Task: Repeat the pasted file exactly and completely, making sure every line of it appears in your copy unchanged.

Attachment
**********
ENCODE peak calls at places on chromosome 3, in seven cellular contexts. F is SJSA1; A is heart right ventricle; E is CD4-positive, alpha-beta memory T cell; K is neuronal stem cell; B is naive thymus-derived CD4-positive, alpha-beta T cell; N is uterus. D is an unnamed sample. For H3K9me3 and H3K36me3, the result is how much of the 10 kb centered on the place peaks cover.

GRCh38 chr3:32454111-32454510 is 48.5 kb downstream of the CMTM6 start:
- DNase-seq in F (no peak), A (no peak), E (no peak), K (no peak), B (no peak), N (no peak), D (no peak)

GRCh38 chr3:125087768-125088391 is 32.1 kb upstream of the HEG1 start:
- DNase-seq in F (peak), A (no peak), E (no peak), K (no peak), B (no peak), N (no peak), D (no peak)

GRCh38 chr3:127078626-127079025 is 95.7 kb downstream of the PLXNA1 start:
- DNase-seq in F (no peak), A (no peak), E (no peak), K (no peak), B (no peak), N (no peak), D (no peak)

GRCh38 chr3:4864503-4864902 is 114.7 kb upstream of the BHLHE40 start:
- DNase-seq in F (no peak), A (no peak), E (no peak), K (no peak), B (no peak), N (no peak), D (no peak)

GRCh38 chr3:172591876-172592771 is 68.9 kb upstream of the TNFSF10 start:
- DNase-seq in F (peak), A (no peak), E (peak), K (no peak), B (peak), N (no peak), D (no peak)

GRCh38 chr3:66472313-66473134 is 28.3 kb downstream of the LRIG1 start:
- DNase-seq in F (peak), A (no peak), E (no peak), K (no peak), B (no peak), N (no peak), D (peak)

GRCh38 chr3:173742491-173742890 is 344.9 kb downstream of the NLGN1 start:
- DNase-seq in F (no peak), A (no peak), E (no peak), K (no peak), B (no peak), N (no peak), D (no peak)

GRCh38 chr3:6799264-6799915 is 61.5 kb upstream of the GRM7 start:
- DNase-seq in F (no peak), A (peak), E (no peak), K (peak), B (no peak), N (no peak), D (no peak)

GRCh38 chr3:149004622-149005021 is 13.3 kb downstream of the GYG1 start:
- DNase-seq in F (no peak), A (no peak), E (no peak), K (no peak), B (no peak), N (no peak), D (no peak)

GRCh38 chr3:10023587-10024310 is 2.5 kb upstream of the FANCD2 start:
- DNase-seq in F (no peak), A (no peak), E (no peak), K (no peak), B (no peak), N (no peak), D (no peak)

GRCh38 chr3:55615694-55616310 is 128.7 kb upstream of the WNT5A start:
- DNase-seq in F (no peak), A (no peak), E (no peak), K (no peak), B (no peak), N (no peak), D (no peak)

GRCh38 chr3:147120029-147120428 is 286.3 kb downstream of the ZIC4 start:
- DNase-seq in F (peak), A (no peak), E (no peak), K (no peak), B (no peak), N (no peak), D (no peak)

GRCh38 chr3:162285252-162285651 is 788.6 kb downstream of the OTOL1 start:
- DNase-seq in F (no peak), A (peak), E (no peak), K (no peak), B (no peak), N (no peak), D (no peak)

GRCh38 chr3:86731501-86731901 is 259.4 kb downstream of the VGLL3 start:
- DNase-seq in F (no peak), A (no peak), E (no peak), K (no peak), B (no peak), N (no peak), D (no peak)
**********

ENCODE peak calls at places on chromosome 3, in seven cellular contexts. F is SJSA1; A is heart right ventricle; E is CD4-positive, alpha-beta memory T cell; K is neuronal stem cell; B is naive thymus-derived CD4-positive, alpha-beta T cell; N is uterus. D is an unnamed sample. For H3K9me3 and H3K36me3, the result is how much of the 10 kb centered on the place peaks cover.

GRCh38 chr3:32454111-32454510 is 48.5 kb downstream of the CMTM6 start:
- DNase-seq in F (no peak), A (no peak), E (no peak), K (no peak), B (no peak), N (no peak), D (no peak)

GRCh38 chr3:125087768-125088391 is 32.1 kb upstream of the HEG1 start:
- DNase-seq in F (peak), A (no peak), E (no peak), K (no peak), B (no peak), N (no peak), D (no peak)

GRCh38 chr3:127078626-127079025 is 95.7 kb downstream of the PLXNA1 start:
- DNase-seq in F (no peak), A (no peak), E (no peak), K (no peak), B (no peak), N (no peak), D (no peak)

GRCh38 chr3:4864503-4864902 is 114.7 kb upstream of the BHLHE40 start:
- DNase-seq in F (no peak), A (no peak), E (no peak), K (no peak), B (no peak), N (no peak), D (no peak)

GRCh38 chr3:172591876-172592771 is 68.9 kb upstream of the TNFSF10 start:
- DNase-seq in F (peak), A (no peak), E (peak), K (no peak), B (peak), N (no peak), D (no peak)

GRCh38 chr3:66472313-66473134 is 28.3 kb downstream of the LRIG1 start:
- DNase-seq in F (peak), A (no peak), E (no peak), K (no peak), B (no peak), N (no peak), D (peak)

GRCh38 chr3:173742491-173742890 is 344.9 kb downstream of the NLGN1 start:
- DNase-seq in F (no peak), A (no peak), E (no peak), K (no peak), B (no peak), N (no peak), D (no peak)

GRCh38 chr3:6799264-6799915 is 61.5 kb upstream of the GRM7 start:
- DNase-seq in F (no peak), A (peak), E (no peak), K (peak), B (no peak), N (no peak), D (no peak)

GRCh38 chr3:149004622-149005021 is 13.3 kb downstream of the GYG1 start:
- DNase-seq in F (no peak), A (no peak), E (no peak), K (no peak), B (no peak), N (no peak), D (no peak)

GRCh38 chr3:10023587-10024310 is 2.5 kb upstream of the FANCD2 start:
- DNase-seq in F (no peak), A (no peak), E (no peak), K (no peak), B (no peak), N (no peak), D (no peak)

GRCh38 chr3:55615694-55616310 is 128.7 kb upstream of the WNT5A start:
- DNase-seq in F (no peak), A (no peak), E (no peak), K (no peak), B (no peak), N (no peak), D (no peak)

GRCh38 chr3:147120029-147120428 is 286.3 kb downstream of the ZIC4 start:
- DNase-seq in F (peak), A (no peak), E (no peak), K (no peak), B (no peak), N (no peak), D (no peak)

GRCh38 chr3:162285252-162285651 is 788.6 kb downstream of the OTOL1 start:
- DNase-seq in F (no peak), A (peak), E (no peak), K (no peak), B (no peak), N (no peak), D (no peak)

GRCh38 chr3:86731501-86731901 is 259.4 kb downstream of the VGLL3 start:
- DNase-seq in F (no peak), A (no peak), E (no peak), K (no peak), B (no peak), N (no peak), D (no peak)